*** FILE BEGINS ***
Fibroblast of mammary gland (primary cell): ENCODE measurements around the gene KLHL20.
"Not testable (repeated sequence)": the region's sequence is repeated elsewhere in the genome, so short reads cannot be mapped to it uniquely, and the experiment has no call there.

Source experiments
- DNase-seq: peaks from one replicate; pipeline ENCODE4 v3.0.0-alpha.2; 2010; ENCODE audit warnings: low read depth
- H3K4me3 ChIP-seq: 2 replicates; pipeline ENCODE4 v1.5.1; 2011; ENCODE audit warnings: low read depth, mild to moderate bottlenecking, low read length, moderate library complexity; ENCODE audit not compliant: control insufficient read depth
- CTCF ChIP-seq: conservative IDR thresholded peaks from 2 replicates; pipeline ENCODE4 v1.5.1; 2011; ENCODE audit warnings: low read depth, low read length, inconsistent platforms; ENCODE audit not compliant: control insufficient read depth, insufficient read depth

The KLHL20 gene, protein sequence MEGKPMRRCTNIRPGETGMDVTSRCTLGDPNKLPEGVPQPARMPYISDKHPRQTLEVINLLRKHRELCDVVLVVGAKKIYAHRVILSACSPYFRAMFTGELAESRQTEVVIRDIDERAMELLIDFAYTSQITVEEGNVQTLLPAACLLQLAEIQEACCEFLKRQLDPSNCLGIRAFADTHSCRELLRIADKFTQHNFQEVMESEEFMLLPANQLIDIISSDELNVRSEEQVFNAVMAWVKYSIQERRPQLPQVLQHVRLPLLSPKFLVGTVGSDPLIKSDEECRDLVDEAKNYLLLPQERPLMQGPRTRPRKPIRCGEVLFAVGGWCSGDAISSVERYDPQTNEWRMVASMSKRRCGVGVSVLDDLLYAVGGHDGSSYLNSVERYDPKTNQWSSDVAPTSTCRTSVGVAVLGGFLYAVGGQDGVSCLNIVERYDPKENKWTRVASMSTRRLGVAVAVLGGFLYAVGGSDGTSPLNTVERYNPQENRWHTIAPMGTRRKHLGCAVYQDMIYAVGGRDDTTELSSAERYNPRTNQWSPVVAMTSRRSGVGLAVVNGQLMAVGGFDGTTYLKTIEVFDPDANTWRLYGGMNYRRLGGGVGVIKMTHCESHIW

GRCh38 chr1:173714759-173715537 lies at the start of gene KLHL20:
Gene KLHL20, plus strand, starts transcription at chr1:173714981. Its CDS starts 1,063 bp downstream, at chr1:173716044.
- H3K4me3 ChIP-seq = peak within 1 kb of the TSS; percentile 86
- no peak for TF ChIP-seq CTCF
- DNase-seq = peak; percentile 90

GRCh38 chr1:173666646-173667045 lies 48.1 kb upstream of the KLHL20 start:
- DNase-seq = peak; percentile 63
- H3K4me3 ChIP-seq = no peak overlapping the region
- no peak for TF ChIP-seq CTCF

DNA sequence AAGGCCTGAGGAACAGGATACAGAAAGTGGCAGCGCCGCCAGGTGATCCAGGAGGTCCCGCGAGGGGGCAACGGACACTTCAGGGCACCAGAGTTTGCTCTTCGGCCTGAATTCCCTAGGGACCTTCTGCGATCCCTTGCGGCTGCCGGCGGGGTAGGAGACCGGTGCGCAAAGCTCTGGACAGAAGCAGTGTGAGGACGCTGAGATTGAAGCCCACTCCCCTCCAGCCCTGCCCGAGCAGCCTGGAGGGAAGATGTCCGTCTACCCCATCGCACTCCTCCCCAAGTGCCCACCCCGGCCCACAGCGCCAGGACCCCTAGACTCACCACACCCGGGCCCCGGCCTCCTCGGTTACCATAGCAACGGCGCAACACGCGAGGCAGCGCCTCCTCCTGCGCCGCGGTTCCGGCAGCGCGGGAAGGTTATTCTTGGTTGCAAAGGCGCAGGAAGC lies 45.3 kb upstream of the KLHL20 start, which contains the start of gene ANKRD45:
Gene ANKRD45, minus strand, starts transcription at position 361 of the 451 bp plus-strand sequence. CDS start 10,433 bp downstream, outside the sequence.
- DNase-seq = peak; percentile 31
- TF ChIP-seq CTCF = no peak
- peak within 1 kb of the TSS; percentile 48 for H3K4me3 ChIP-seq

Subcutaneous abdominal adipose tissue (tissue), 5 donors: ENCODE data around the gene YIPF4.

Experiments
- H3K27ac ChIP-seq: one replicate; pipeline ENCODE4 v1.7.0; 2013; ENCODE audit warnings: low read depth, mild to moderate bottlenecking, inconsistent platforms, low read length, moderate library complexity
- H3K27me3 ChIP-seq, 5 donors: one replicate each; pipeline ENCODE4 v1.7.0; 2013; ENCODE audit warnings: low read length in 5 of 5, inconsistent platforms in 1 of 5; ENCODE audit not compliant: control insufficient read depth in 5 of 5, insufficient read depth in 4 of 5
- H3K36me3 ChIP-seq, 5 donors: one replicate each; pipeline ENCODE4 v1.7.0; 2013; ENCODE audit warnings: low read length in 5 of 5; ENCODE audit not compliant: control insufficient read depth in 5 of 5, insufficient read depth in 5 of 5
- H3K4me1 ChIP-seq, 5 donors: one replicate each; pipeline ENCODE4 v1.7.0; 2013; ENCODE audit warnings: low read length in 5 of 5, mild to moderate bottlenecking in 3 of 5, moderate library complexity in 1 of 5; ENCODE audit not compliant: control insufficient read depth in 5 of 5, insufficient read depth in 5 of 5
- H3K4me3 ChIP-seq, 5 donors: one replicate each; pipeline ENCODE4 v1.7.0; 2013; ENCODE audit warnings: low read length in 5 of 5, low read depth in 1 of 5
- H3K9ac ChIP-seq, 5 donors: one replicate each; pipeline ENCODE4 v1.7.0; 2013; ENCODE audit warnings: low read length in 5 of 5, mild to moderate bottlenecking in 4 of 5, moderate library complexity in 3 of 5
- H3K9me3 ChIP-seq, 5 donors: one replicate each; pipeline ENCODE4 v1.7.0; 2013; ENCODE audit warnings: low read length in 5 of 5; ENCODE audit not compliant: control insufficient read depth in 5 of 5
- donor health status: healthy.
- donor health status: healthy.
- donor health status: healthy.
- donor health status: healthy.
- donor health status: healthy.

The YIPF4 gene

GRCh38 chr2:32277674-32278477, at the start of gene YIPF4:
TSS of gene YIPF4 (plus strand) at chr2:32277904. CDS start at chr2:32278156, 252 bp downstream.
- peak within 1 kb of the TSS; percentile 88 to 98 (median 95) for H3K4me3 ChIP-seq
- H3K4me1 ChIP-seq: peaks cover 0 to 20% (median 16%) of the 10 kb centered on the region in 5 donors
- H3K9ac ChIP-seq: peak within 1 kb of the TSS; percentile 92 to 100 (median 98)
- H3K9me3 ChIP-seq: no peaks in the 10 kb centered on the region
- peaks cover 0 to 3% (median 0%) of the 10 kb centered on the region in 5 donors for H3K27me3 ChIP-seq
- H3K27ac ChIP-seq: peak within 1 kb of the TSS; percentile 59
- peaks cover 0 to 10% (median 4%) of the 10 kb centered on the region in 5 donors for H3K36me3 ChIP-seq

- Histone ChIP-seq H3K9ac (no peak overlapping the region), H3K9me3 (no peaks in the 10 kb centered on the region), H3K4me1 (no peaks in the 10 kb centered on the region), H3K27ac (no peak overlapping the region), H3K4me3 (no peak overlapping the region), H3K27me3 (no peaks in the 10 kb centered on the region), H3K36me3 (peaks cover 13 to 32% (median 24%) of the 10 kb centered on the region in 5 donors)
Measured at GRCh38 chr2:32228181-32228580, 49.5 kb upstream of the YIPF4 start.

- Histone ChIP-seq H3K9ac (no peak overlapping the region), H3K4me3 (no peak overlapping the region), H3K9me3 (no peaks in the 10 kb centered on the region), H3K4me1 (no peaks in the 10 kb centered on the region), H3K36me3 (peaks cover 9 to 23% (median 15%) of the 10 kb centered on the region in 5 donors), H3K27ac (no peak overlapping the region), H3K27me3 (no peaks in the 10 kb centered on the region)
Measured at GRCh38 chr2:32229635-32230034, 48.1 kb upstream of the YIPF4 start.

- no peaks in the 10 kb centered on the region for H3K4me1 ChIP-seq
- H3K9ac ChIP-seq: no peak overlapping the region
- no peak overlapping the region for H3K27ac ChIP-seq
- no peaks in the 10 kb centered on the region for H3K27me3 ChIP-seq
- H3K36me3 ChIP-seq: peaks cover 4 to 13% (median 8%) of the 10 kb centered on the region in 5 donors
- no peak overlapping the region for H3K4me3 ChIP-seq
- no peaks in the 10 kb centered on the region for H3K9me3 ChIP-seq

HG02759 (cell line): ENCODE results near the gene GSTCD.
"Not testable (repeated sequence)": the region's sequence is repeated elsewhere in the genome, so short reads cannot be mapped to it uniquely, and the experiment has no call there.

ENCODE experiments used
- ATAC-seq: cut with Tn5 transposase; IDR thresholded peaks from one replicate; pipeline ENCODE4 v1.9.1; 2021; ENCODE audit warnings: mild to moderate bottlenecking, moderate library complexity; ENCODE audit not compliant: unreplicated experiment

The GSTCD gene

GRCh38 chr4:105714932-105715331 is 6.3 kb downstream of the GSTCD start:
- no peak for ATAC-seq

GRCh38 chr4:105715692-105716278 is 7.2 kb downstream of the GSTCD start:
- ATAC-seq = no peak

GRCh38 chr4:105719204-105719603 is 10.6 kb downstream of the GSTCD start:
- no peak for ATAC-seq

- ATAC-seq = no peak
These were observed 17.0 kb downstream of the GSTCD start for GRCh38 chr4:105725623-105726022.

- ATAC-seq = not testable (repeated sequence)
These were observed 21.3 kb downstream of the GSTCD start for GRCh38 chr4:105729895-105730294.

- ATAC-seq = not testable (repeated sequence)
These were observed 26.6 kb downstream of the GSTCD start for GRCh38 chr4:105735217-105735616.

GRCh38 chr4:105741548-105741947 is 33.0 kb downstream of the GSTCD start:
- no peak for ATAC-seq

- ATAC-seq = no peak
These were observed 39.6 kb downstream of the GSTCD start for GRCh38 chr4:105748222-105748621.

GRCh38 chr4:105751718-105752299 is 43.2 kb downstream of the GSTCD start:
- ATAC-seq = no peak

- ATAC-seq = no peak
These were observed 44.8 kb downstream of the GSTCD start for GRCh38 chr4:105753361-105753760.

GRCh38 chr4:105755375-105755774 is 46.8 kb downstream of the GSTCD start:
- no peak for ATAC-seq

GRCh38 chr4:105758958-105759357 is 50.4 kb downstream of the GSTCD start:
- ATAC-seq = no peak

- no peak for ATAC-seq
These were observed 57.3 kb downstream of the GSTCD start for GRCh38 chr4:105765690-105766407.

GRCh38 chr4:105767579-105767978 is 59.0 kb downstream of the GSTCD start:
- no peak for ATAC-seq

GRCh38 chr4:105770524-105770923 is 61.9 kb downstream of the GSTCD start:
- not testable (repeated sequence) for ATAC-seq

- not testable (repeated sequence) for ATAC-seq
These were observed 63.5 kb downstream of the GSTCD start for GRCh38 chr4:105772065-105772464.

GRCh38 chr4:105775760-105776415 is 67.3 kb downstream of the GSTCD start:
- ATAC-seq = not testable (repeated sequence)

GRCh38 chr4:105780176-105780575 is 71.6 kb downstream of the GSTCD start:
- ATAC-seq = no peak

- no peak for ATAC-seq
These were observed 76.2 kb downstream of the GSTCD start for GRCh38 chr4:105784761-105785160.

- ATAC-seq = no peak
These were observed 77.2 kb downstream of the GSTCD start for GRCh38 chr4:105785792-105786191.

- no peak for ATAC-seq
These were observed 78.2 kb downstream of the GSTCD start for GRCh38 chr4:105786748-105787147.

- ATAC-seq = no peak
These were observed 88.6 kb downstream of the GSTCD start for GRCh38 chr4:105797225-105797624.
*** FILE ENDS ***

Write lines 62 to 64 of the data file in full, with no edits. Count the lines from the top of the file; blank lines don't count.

GRCh38 chr4:105714932-105715331 is 6.3 kb downstream of the GSTCD start:
- no peak for ATAC-seq

GRCh38 chr4:105715692-105716278 is 7.2 kb downstream of the GSTCD start: